I wrote last week about how much I love the cheesy, sparkly, magical Christmas of these modern times, and it felt a bit inappropriate to leave it there. My mother would be horrified if I implied that I take the Christ out of Christmas, even though I am no longer a Christian. So bear with me while I wax lyrical about the spirit of giving and the season of goodwill.
Although, as I said above, I am no longer a Christian, I can’t help but think that while Christmas is a Christian festival in a predominantly Christian (or Christian-by-default) society we shouldn’t stop celebrating something in midwinter. The fact that Christmas is in our traditions now is what makes it the obvious choice for me. So for those of you who celebrate Hanukkah or Yule, or something else to which I am ignorant*, please forgive me as I take the path of least resistance and celebrate the festival with which I was raised.
*If I’m ignorant of something you celebrate, please let me know in the comments. I’m genuinely interested.
December has the potential to be the worst month of the year in England. It is cold. It is windy. It is wet. It is dark, and getting darker every night. By celebrating Christmas on the 25th December we have an excuse to deck the town centres with colourful lights and drink ‘festive’ coffee and hot chocolate. We see our family members, and vow to keep a closer eye on Granny because we suddenly realise how draughty her house can get. We give each other new socks and jumpers in the cold season when we need them most. There are many reasons why we need to see each other as winter sets in, and Christmas actually helps us to take care of ourselves and those closest to us whether we realise it or not.
The only argument I have against Christmas as a means of looking after each other and keeping warm and safe is the commercial aspect. People try to take it too far and out-do each other on the spending and gift-giving front. While it’s great to have some new warm clothes or a book to read in front of the fire, buying retired Great-Uncle Kevin a new 3-piece suit from Armani is only going to land you with a credit card bill to pay off in January and him slightly less room in his wardrobe. But all the while people remember that there is more to life than Armani, I can only see Christmas as a good thing.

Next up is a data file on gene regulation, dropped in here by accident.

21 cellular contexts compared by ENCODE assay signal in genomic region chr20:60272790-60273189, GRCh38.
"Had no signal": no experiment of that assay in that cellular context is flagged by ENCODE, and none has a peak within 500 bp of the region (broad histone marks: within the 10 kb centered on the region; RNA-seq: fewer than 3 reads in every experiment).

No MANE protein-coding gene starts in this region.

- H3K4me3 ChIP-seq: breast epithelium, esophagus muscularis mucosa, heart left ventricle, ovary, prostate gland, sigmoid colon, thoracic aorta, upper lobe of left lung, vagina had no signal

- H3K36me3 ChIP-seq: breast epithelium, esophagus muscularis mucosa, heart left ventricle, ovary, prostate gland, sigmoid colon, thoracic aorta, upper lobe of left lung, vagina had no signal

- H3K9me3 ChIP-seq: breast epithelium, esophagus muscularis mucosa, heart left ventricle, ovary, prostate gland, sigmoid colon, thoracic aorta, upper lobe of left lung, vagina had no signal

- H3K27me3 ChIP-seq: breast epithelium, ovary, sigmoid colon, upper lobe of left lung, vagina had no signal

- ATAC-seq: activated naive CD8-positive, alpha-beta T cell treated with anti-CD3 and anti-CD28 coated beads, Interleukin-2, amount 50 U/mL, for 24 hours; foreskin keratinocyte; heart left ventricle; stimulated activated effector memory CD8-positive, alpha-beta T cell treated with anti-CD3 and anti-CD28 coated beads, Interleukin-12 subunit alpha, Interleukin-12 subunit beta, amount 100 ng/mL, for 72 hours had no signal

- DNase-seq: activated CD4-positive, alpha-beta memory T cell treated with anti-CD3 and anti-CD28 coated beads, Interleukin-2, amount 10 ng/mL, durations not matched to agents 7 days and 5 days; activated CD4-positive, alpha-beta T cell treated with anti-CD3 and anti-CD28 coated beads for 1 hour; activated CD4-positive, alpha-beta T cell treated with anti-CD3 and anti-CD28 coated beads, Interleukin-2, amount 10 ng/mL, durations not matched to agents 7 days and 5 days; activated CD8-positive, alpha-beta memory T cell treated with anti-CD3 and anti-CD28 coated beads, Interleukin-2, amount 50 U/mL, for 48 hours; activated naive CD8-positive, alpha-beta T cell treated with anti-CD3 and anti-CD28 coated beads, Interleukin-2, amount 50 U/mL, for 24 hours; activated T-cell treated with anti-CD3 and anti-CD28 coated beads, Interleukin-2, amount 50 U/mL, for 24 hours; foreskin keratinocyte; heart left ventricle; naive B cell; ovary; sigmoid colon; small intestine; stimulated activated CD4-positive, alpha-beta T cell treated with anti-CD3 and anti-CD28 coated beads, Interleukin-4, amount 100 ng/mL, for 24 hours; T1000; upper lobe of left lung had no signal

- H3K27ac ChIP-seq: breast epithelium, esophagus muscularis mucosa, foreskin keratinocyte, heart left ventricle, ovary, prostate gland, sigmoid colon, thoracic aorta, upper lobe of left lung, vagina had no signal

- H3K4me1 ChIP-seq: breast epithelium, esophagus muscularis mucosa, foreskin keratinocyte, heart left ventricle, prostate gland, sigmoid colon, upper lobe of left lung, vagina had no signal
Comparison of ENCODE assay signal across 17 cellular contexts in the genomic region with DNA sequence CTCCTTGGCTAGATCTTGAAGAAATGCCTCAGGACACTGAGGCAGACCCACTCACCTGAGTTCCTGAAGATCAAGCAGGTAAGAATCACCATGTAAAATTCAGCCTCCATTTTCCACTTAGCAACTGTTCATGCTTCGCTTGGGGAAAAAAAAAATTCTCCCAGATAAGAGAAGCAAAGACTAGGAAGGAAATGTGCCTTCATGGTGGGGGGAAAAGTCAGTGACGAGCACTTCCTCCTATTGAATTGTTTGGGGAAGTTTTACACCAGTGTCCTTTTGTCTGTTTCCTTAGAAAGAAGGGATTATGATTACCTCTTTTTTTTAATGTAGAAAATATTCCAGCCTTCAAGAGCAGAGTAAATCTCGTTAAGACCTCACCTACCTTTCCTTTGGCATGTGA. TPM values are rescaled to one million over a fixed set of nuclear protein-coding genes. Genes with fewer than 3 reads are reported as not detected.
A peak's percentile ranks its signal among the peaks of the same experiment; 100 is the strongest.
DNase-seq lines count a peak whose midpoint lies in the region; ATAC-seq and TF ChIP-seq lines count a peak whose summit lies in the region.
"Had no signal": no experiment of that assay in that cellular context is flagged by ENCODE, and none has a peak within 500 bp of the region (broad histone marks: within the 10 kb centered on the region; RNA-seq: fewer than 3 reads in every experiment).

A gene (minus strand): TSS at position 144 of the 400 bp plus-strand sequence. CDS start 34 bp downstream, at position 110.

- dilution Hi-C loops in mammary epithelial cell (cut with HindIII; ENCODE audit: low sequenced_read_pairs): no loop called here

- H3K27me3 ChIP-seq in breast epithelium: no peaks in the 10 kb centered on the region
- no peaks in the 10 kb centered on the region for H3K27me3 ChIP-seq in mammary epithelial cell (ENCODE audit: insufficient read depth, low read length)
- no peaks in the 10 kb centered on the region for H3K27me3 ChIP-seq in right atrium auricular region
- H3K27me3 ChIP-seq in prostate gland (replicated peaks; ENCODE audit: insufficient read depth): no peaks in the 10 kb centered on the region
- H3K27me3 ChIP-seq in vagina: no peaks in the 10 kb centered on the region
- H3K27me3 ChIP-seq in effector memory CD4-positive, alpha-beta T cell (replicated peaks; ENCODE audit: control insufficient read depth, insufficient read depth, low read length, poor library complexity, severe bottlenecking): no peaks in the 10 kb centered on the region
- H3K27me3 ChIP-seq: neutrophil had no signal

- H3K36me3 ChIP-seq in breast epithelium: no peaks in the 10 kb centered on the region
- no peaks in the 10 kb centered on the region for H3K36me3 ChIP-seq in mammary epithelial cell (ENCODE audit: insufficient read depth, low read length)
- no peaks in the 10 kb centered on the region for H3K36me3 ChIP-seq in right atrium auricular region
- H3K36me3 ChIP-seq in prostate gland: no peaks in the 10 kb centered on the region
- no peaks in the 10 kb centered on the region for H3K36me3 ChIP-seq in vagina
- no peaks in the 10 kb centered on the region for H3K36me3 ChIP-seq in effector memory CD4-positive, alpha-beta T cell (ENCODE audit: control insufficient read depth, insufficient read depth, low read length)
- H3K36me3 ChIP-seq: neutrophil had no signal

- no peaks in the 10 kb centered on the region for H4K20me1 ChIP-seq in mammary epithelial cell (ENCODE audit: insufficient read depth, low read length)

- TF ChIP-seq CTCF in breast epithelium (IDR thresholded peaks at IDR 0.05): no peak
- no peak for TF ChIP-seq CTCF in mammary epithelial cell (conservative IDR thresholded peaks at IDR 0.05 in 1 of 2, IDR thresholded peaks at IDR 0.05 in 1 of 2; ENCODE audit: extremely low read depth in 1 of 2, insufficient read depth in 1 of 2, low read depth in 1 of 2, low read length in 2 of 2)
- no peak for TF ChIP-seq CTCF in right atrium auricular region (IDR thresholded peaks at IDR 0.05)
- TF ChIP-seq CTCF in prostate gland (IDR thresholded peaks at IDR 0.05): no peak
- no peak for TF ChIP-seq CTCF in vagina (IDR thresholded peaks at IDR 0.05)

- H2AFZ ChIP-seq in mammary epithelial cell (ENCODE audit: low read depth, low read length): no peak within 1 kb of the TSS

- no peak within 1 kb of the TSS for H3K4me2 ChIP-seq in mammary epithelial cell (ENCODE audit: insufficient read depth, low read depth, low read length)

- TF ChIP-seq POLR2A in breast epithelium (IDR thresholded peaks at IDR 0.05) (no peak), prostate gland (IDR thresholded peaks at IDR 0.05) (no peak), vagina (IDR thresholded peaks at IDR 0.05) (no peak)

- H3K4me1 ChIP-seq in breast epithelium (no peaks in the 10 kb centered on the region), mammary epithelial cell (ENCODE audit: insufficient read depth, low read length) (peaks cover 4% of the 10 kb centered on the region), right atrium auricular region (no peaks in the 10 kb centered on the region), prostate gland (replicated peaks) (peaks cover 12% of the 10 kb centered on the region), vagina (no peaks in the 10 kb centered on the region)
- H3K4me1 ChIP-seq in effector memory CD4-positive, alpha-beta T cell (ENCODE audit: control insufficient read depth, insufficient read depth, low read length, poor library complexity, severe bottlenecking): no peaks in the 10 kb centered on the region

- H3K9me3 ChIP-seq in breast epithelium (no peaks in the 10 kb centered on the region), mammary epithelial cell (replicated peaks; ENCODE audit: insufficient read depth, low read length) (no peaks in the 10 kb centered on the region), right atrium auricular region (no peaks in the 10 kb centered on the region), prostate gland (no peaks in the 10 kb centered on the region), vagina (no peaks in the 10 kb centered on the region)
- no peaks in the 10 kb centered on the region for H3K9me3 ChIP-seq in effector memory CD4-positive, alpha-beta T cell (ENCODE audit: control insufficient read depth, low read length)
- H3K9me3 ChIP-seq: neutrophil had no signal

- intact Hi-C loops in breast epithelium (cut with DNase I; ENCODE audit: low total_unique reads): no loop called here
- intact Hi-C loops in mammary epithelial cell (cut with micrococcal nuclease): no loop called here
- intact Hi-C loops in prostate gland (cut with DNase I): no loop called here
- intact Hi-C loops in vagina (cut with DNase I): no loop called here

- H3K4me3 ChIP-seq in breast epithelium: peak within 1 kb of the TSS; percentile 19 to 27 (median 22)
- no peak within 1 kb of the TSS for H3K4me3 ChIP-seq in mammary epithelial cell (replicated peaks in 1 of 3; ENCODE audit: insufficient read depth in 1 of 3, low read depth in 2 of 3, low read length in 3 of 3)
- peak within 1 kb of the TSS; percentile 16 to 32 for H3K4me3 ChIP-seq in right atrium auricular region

This year I’m doing something new. Some of you may have heard of a charity called Post Pals, especially if you’re a fan of Russell Howard’s Good News where it was featured a few series ago. Post Pals invite the families of seriously ill children to register them on the site with a c/o address, and then anyone can write to any of the children and send them things to brighten up their days.
At Christmas, Post Pals arrange teams of volunteers to be reindeers or elves for each of the 120 children registered on their website. As soon as I found out about the scheme, I couldn’t wait to sign up as a reindeer. What this means is that over the course of advent I will write to my assigned child and her sister (siblings often get left out when one child is seriously ill) a total of nine times. Each mailing will be a Christmas card from one of Father Christmas’s reindeer letting them know how they are preparing for the big night. I’ve already hand-stitched nine reindeer to make into cards, and I can’t wait to get cracking on writing them.
If you think you could spare a little time and the cost of nine stamps, check out Post Pals’ plea for reindeers and elves here. It won’t impact much on your December, but it will make a massive difference to the child(ren) you are sending to.